As fall fair season starts, concerns about petting zoo outbreaks rise. While deficiencies are still common, petting zoos seem to be getting better with their infection control measures. People too are starting to get better at doing what their asked to do – namely washing their hands after visiting these exhibits. However, as we’ve shown through a few different studies, compliance with handwashing after being in a petting zoo is far from perfect. People also often fail to recognize the need to wash hands after being in a petting zoo even if they don’t touch an animal. It’s not uncommon to see a family come out of a petting zoo and the parents direct the kids to wash their hands, while the parents themselves just stand back and watch. Yes, if you touch the animals you’re more likely to have contaminated your hands. However, it’s been shown in a few studies and outbreaks that just being in the petting zoo area is a potential risk, and that disease-causing bacteria can be spread to a variety of hand contact surfaces.  In short, the bugs aren’t just on the animals.

A recent study in Zoonoses and Public Health (Pabilonia et al 2013) provides more evidence. Researchers visited poultry exhibits at agricultural fairs in Colorado and collected samples from areas like cages, feed, floors and tables, i.e. areas where there was direct contact with birds and areas that visitors might touch. They were able to grow Salmonella from 10 of 11 fairs that they visited. Overall, greater than 50% of surfaces that they tested were contaminated with Salmonella. It wasn’t surprising that finding Salmonella was fairly easy, but that number is pretty high.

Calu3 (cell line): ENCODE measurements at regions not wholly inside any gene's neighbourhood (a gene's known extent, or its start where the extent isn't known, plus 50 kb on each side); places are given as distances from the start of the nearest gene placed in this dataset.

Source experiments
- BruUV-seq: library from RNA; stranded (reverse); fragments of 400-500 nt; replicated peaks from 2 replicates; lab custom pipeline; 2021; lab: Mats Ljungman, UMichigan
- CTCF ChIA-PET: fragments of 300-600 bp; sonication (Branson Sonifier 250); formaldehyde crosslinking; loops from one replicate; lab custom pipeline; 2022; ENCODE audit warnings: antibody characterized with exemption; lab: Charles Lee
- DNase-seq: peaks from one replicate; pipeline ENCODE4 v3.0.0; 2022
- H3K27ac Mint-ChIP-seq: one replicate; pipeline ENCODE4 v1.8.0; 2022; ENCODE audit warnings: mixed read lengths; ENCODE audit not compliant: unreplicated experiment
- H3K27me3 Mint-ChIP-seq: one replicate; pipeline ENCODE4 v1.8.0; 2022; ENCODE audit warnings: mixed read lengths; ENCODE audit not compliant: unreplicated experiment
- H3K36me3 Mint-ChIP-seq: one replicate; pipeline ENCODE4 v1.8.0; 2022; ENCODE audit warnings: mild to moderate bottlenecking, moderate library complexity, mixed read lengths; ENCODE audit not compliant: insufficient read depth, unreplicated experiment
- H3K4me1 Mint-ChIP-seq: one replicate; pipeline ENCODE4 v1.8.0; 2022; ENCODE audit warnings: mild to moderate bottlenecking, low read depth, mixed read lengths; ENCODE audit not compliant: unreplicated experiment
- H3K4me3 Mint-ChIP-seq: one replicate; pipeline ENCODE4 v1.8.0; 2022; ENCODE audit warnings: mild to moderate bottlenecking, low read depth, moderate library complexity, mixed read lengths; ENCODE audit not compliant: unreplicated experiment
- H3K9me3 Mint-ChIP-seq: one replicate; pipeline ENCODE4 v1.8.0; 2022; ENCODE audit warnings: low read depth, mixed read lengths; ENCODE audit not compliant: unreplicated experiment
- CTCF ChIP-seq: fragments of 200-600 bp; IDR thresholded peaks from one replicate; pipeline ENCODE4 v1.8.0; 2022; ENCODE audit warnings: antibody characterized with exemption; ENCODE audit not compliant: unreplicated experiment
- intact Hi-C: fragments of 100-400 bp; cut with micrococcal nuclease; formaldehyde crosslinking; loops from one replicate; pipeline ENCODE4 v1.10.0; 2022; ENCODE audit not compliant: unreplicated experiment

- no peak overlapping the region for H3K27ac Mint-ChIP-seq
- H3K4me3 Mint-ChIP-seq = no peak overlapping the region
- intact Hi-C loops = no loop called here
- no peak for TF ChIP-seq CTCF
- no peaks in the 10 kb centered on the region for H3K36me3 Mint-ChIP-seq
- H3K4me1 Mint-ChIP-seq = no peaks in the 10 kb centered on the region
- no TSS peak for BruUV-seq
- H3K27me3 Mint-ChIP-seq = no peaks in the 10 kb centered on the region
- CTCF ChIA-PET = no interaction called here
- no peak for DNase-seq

Does this mean that poultry exhibits should be banned? No. But it indicates that there is some risk, presumably with any poultry exhibit anywhere.

How can you reduce the risk?

  • Don’t eat or drink in poultry exhibit areas.
  • Wash your hands after leaving (even if you don’t touch anything).
  • Don’t take in items that might go into a child’s (or anyone’s) mouth (e.g. sippy cups, pacifiers).

Particular care must be taken with kids less than five years of age, elderly individuals and people with compromised immune systems. That could mean staying out of the exhibit altogether, or just being extra diligent about the basic measures listed above – it really depends on the scenario, the ability to follow these practices, and the level of risk aversion.

What should fairs do?

  • Take measures to reduce environmental contamination, such as housing birds in such a way that bedding doesn’t get spread everywhere.
  • Regularly clean environmental hand contact surfaces (e.g. railings, arms on seating/benches).
  • Provide signs to make sure that people know what to do (e.g. wash their hands, don’t eat and drink).
  • Supervise exhibits.
  • Provide good hand hygiene facilities.

These measures aren’t too hard to implement and they’re much better than dealing with an outbreak.